Saturday, March 27, 2010

Rapporto di Roma 9: Santa Maria della Concezione dei Cappuccini

The day after the Vatican did us in, we awoke and went upstairs for our complimentary breakfast and was stunned by a beautiful rainbow! It was as if the world was making peace with us and promising no more rainy days on our vacation! Neat! "But it is really cold!" said our waitress. We didn't mind the cold at all! It was Roman cold! Ha, ha, ha!

So we walked out of the Hotel Barberini to the nearby Piazza Barberini, which we need to cross diagonally to get to the Via Veneto. Right in our path, was the famed Triton Fountain, as photographed by Sean:

The Triton Fountain was sculpted by Bernini in 1642-43. We crossed the square and immediately found ourselves at the:
Fontanella delle Api - Via Vittorio Veneto

Immediately after the erection of the Triton Fountain, Bernini was charged to plan a small drinking fountain for horses, usually to be found near all monumental fountains.
This beautiful example of Roman baroque was demolished in 1867 and carried to one of the deposits of Testaccio. Thanks to the pressure made by students, the fountain was rebuilt in 1916 with some material of the previous one.

But according to the design of the Dutchman Lievin Cruyl, of 1665, the result was not very faithful to the original.


Of course, Sean made me sit on the cold marble! At least it wasn't wet!
Here is Santa Maria della Concezione. The entrance to see the Capucin Monk's Crypt is around the side. "Offerte(s)" are welcome. People have umbrellas, but it is only spitting. Notice the blue skies.

All of the photos of the Capucin Monk's Bones are from Wikipedia, as photography is not allowed in the crypts.

So you walk through all these dusty, gloomy rooms that are packed to the ceilings with thousands upon thousands of bones and of course it is deathly silent in there. The message you get loud and clear is that life is short.
But, this being Italy, there was a group of people in the last chamber having a heated argument in Italian. What on Earth could they be arguing about? They were really going at it. I refused to be intimidated and moved into the final chamber with them. That did not quiet them. They were not hushed by the sanctity of a holy space; not at all. I mean, I'm not even religious, but these people showed no respect.
Sean never even came into the final chamber. He thought the entire thing was way kinky. I mean, who lives and dies to put their bones up on a wall?

So we left there and entered the main church. Workmen were busily doing stuff in there. Huge scaffolds and ladders were being moved from behind the altar space, which was opened by a gate in the confession railing. I snapped a photo of this painting of St. Micheal, my confirmation Saint [back when I was Catholic], painted by Guido Reni in 1635.

While I was busy doing that, Sean was misbehaving and entering the altar space. The head priest swiftly had him tossed out. Sean, heathen that he is [he was raised Northern Baptist], had no idea that he was committing sacrilege. Poor thing! But, when the priest in charge left, a little Sri Lankan man rushed up to us and started saying "You from Seattle? Right???" He was extraordinarily pushy and his English was very hard to understand as he spoke very quickly and had a heavy accent. Turns out, that he was in charge of the church when the priest was gone. He was sort of the head janitor. He had seen Sean wander into the Altar area and he offered us a tour of the back of the church. That is how we got to see the following [and Sean took these photos:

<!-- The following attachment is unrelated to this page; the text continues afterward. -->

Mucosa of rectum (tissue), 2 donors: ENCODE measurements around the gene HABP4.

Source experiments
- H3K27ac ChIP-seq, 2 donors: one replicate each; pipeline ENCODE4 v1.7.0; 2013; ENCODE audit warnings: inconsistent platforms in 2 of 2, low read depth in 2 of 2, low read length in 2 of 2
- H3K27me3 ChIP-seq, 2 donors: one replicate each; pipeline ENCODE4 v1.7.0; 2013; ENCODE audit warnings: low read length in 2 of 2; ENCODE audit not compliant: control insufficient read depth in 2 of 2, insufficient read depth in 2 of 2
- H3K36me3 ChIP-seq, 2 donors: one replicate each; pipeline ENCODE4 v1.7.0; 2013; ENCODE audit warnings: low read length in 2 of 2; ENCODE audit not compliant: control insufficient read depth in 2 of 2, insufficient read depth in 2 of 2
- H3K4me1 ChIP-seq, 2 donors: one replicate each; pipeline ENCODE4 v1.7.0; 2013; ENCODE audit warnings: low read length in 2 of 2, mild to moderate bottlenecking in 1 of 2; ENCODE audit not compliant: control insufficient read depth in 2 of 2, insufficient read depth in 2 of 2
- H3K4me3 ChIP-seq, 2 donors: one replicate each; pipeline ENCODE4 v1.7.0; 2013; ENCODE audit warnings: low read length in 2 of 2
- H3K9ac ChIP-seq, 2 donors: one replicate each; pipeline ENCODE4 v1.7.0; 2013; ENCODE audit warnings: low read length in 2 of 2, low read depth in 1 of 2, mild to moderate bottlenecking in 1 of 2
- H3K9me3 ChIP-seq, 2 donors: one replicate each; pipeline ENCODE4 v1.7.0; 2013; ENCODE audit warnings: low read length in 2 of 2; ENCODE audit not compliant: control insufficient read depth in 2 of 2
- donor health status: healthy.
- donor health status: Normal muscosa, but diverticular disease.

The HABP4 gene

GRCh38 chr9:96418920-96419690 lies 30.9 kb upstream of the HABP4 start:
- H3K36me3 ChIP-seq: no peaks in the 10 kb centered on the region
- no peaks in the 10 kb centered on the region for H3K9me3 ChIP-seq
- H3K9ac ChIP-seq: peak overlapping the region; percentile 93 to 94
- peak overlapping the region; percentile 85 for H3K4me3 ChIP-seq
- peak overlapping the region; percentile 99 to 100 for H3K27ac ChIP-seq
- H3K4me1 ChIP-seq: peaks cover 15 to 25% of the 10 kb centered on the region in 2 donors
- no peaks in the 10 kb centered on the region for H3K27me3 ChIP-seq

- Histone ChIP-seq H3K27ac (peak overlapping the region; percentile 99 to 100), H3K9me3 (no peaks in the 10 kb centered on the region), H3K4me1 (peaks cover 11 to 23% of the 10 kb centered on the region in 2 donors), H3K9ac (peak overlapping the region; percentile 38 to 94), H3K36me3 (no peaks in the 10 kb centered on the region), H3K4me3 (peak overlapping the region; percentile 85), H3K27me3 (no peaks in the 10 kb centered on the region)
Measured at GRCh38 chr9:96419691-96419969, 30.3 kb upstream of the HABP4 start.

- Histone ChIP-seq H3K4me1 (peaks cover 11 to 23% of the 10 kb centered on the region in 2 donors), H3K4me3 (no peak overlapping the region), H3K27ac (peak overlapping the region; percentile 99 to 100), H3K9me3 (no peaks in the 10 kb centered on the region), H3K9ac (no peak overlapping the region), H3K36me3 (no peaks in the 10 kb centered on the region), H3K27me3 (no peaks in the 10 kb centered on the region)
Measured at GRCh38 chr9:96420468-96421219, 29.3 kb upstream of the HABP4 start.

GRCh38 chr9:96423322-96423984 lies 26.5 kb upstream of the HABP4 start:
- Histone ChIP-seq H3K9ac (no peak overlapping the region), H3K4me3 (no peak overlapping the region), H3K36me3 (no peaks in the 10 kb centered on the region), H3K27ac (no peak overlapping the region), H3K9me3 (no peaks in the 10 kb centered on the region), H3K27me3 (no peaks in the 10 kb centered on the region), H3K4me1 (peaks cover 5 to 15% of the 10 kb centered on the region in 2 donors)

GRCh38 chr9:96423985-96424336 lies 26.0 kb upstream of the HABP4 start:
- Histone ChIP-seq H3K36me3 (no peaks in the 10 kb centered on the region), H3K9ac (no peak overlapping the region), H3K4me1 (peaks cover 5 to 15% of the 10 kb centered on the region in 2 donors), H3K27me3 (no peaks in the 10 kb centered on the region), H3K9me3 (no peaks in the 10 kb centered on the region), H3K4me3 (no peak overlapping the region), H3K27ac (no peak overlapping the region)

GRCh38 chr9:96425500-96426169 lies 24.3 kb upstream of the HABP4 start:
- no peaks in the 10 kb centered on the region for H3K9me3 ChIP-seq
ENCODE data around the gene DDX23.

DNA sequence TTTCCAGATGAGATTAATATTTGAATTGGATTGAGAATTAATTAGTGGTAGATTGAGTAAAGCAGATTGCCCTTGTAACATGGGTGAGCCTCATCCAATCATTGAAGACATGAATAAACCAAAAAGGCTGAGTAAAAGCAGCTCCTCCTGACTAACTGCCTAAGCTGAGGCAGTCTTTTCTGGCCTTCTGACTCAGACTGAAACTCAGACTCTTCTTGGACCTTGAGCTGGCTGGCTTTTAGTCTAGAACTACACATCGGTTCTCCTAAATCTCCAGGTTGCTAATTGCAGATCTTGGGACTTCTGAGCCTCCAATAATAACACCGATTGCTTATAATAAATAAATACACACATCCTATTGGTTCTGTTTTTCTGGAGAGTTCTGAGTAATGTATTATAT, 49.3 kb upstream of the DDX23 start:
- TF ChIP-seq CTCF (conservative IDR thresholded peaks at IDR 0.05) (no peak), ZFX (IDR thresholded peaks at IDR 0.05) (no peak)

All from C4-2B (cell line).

The Apparition of the Virgin by Sacchi in 1645 in a private chapel used only by the clergy. The bible is very old and was made on a printing press. Reportedly, Popes have celebrated mass and prayed here.

I have no idea what the story was with this little chapel, but we were rushed in and out of it.

This is the tomb of St. Crispin. I kept elbowing Sean to take a photo of the coffin, but he didn't get the message. He later explained that he had no idea what we were looking at. Oy!

Of course we knew he would want money. So Sean gave him some coins and we were on our way. He even did a little sailor's jig for us. Egad.

We exited the church and began to shop on the Via Veneto. I was hunting for a leather bag and we went into a couple of shops. One shop in particular had some nice crocodile bags at reasonable prices and I was looking at one when Sean said "Where do you think you will wear that?" He was right. It was white and yellow and I had no place to wear those colors. Then he looked around and spotted some metallic bags that were really cute. I fell in love with one and bought it. Here it is:

It is about 7 x 8 inches [17 x 20.5 cms] and she knocked 30 Euro off the price. I love metallic and shiny stuff! In Rome, everybody has at least one shiny thing on; either on their shoes, or handbag. I am so glad this trend is making a comeback! I missed it!
Next, I was looking for beads for my mom's birthday. I was thinking maybe some marble ones would be nice. So as we were walking down the street, a necklace catches my eye and we MUST go in and check it out. But once we do go in, I notice this wonderful marble inlay table and photograph it.

Here is the necklace I found! The artist is Pasquale Bruni:

Is it not just for ME! You will have to click to enlarge it. It was a good 2 inches [4.8 cms] across and felt and draped like fabric. I did not try it on, or ask the price. Even I have limits to my nerve! Sigh. I'm afraid it is beyond all our resources though. But if any of you wish to purchase it for me as a huge surprise, the name of the jeweler is: Capuano Gioielleria.

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